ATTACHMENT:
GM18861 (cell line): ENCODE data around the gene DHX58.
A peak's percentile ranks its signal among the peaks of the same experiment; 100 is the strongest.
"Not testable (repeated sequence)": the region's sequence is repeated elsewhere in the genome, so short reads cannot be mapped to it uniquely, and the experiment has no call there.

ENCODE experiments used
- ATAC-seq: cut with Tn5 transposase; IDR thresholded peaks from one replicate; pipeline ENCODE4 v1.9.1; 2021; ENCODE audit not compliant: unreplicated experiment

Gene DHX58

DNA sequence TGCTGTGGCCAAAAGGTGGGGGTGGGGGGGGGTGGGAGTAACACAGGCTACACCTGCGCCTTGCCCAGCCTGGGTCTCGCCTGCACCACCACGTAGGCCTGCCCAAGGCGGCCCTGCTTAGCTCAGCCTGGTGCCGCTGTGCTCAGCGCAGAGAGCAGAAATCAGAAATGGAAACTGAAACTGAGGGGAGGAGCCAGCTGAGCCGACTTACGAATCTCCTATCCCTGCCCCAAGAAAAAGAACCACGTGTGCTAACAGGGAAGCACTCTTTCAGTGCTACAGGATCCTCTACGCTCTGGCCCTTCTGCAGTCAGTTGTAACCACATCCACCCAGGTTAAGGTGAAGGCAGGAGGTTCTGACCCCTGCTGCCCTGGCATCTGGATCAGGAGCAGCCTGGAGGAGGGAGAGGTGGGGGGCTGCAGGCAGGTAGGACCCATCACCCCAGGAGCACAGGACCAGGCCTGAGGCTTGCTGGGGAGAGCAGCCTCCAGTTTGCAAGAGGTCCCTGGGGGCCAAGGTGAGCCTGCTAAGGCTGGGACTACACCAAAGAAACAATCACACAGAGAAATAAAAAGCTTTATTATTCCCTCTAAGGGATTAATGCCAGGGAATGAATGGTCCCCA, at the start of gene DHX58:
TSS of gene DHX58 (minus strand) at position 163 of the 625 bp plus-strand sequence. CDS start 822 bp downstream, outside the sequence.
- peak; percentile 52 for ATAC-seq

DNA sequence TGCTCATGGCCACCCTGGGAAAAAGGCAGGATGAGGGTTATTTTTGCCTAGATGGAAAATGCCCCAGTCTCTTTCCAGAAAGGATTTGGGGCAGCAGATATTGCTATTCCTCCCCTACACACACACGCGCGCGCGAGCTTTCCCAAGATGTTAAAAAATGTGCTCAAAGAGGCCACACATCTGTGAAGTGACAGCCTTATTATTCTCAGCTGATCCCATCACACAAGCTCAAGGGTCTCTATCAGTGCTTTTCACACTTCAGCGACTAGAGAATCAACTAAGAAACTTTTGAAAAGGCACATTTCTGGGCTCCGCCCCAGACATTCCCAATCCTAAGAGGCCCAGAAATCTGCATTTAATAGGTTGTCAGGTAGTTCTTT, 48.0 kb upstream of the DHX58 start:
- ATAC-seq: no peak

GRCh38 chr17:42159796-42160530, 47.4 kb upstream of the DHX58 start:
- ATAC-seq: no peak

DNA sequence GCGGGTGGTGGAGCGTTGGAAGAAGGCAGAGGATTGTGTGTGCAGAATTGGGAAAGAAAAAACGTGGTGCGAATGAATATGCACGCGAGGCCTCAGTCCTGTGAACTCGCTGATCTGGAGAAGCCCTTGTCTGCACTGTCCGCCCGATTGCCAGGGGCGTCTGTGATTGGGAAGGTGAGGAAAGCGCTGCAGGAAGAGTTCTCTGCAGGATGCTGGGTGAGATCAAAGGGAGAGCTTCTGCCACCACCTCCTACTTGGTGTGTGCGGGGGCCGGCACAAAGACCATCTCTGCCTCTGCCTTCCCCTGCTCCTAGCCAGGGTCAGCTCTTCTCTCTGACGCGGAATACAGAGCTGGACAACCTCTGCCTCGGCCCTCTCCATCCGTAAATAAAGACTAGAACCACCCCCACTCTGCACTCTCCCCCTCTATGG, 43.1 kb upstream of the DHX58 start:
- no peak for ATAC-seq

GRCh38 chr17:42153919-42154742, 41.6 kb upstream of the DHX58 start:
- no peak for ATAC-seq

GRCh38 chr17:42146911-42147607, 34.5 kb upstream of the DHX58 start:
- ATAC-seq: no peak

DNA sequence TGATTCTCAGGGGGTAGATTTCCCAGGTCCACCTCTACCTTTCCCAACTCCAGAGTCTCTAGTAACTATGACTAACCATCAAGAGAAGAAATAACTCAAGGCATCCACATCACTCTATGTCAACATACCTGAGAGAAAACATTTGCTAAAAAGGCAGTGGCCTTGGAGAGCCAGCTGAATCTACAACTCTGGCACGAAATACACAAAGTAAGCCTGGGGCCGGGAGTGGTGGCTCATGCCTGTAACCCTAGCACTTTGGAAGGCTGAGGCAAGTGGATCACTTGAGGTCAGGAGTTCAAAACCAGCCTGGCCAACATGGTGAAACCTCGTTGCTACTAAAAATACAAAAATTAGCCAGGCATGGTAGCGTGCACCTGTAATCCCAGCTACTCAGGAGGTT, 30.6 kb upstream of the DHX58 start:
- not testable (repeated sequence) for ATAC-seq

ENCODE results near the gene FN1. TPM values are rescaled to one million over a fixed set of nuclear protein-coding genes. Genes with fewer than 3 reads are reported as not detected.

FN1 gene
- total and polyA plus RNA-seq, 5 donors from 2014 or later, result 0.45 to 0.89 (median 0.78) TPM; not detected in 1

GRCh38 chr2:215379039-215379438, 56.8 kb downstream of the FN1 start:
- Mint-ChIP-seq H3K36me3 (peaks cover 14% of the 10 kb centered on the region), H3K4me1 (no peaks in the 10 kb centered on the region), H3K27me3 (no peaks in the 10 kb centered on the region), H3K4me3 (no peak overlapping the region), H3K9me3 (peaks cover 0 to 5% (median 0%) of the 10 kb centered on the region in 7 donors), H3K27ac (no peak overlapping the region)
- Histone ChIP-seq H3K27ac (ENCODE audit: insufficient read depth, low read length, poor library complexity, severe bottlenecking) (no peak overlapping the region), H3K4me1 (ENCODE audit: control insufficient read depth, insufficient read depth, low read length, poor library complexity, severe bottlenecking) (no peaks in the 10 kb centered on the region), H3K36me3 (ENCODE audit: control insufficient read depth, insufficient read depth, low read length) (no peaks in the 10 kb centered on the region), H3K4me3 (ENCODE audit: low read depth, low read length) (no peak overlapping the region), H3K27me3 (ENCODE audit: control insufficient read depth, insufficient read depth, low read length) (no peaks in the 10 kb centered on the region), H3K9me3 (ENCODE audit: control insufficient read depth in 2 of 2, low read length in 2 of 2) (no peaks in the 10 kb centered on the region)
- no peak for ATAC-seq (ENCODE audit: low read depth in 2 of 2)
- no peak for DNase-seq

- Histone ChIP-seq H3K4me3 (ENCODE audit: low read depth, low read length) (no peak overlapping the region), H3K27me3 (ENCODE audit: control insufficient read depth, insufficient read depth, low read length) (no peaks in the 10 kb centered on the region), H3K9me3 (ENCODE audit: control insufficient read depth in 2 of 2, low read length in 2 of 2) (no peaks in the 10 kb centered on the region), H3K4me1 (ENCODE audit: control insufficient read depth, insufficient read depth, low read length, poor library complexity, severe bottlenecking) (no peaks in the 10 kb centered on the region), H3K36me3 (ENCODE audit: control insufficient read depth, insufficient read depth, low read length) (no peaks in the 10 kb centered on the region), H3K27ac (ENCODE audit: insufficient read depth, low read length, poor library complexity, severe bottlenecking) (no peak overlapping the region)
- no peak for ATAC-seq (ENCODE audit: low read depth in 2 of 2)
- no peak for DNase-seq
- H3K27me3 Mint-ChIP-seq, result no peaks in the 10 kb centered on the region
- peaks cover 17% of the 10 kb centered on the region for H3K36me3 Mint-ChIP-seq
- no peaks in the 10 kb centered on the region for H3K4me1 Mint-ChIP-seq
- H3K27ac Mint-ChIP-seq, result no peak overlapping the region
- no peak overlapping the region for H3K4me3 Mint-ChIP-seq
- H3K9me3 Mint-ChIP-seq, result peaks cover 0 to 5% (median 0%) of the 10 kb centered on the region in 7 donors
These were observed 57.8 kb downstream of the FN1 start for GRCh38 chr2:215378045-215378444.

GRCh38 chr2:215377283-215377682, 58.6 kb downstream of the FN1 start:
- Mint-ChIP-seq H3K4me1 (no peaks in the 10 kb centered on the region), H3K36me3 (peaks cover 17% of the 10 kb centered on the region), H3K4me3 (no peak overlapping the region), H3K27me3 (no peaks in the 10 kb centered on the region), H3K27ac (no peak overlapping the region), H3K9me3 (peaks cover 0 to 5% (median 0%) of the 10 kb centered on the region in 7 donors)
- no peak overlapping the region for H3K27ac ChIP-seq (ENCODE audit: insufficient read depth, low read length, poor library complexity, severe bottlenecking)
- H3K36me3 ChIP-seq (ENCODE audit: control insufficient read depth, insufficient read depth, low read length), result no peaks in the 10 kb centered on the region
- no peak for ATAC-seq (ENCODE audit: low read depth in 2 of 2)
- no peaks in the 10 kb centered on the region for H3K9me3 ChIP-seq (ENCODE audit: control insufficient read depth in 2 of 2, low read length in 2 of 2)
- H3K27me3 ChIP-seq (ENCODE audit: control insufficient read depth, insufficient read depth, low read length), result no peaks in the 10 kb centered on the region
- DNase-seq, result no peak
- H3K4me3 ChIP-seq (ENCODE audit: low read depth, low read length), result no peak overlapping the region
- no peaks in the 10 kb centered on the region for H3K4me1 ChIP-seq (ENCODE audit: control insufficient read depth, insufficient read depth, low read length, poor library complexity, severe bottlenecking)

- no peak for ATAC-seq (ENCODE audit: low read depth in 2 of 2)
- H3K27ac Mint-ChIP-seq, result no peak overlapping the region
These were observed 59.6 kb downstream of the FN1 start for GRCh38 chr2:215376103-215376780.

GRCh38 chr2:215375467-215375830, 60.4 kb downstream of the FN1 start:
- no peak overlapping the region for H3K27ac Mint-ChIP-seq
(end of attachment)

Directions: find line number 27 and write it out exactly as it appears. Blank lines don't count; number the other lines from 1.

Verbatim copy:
- Histone ChIP-seq H3K27ac (ENCODE audit: insufficient read depth, low read length, poor library complexity, severe bottlenecking) (no peak overlapping the region), H3K4me1 (ENCODE audit: control insufficient read depth, insufficient read depth, low read length, poor library complexity, severe bottlenecking) (no peaks in the 10 kb centered on the region), H3K36me3 (ENCODE audit: control insufficient read depth, insufficient read depth, low read length) (no peaks in the 10 kb centered on the region), H3K4me3 (ENCODE audit: low read depth, low read length) (no peak overlapping the region), H3K27me3 (ENCODE audit: control insufficient read depth, insufficient read depth, low read length) (no peaks in the 10 kb centered on the region), H3K9me3 (ENCODE audit: control insufficient read depth in 2 of 2, low read length in 2 of 2) (no peaks in the 10 kb centered on the region)